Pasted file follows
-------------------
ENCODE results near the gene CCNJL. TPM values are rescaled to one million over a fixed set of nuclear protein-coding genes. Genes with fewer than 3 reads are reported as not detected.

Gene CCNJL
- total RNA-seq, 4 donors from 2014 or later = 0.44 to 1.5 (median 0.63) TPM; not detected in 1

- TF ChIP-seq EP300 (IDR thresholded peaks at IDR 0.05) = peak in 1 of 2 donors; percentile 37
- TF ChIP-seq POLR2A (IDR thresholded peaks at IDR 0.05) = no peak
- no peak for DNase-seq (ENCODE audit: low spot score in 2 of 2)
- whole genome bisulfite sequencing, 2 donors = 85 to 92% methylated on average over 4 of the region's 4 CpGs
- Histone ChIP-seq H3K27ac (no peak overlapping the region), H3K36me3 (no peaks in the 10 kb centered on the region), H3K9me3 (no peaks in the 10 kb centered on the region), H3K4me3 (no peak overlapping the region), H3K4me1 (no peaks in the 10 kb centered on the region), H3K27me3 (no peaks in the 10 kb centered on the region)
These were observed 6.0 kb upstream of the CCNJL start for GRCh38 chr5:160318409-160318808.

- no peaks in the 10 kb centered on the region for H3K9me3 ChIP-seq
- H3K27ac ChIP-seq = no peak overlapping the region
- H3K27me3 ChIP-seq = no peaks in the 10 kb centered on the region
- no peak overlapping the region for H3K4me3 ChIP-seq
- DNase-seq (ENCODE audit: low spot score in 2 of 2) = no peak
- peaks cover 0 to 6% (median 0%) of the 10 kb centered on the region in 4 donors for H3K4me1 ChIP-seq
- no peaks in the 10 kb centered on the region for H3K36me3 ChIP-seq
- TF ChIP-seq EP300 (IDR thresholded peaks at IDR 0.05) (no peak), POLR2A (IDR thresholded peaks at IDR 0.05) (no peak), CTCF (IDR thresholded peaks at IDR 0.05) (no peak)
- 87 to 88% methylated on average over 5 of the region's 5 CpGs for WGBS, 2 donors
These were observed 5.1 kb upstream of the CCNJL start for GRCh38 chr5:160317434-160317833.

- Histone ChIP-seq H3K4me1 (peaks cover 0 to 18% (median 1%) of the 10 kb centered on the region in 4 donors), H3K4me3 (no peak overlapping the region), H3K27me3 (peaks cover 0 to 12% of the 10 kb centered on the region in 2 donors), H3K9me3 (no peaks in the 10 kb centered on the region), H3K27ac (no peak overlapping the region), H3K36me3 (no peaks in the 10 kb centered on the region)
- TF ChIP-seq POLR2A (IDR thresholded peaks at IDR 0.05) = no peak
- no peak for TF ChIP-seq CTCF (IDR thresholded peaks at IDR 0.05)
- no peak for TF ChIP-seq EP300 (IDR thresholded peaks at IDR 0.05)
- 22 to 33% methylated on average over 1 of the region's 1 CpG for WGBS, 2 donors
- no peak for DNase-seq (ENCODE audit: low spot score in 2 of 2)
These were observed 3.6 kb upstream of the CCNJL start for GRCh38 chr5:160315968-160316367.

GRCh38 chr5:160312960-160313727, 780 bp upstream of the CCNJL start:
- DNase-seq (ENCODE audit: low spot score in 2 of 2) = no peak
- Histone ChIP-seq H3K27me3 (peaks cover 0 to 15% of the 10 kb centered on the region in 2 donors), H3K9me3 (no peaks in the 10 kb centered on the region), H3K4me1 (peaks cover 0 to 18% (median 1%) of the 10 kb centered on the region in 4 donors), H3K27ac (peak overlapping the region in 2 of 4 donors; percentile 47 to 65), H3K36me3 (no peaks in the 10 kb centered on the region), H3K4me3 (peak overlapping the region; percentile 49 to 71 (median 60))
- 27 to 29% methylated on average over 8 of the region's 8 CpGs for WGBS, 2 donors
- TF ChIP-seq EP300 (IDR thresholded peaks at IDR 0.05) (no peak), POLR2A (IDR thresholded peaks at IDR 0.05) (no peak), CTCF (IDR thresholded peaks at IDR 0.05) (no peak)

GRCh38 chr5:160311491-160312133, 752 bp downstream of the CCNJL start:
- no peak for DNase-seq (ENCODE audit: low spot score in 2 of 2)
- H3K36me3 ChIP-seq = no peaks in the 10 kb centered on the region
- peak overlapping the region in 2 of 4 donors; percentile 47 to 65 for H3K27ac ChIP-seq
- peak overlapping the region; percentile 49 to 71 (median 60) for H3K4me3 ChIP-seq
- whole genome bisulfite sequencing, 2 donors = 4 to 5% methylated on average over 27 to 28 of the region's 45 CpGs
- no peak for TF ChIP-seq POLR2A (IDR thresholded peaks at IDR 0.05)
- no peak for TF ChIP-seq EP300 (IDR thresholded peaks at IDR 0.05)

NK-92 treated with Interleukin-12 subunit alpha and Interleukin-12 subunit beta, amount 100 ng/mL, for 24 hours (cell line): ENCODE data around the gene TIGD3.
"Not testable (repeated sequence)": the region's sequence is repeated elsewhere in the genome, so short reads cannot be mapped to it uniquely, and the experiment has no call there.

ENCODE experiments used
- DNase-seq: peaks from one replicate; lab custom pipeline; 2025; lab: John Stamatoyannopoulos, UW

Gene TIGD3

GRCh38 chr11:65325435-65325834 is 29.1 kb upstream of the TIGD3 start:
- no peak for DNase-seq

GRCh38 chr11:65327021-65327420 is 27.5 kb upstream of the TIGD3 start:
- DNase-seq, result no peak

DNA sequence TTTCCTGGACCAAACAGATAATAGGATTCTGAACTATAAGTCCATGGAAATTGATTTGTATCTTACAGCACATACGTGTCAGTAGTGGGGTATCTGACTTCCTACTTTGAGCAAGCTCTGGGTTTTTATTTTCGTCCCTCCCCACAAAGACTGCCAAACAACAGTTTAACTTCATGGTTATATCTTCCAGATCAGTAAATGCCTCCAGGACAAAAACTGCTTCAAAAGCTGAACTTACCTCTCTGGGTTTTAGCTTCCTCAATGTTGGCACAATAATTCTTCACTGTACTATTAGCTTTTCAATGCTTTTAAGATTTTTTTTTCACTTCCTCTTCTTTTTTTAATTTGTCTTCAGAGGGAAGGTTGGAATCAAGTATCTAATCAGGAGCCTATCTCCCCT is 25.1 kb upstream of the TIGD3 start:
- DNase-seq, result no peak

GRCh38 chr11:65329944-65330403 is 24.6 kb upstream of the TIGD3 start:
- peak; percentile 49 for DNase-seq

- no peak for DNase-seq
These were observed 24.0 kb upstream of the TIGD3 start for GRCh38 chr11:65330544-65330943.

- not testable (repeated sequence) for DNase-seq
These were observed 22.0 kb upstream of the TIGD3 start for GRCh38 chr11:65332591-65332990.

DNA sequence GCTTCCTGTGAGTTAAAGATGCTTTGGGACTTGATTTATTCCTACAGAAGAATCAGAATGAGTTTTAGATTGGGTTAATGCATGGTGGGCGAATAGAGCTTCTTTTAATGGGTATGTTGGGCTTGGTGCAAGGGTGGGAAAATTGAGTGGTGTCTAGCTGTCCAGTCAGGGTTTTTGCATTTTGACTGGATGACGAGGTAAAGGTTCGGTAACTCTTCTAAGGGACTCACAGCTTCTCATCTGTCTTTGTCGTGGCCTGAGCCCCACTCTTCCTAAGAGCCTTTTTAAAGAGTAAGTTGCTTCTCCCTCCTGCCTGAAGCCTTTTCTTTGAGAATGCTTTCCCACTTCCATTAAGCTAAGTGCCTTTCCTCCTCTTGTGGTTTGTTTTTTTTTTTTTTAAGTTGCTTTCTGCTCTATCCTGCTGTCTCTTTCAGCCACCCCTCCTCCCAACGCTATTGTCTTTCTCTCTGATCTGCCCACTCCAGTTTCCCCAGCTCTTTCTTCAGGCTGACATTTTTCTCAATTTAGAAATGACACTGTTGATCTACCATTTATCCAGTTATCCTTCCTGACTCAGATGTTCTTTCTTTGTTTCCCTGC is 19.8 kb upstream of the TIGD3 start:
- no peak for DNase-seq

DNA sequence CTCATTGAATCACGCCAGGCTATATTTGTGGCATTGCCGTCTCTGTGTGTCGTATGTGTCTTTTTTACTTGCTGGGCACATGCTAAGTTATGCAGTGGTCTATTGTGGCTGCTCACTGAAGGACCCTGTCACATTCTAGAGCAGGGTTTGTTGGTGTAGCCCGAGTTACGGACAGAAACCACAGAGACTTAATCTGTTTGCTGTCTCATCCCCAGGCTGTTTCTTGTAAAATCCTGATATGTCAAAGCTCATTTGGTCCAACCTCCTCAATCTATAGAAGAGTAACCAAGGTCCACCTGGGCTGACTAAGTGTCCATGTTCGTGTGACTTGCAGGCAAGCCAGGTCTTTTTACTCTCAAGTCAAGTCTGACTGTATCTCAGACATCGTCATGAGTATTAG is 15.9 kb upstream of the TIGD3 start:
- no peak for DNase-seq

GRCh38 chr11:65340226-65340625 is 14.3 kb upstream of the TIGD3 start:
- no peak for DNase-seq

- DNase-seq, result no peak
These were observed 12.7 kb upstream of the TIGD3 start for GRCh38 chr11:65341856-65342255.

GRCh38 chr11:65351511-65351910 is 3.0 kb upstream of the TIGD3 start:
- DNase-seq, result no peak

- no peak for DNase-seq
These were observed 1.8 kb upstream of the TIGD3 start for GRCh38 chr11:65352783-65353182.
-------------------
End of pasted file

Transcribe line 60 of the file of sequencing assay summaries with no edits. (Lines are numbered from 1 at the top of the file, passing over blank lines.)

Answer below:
- no peak for DNase-seq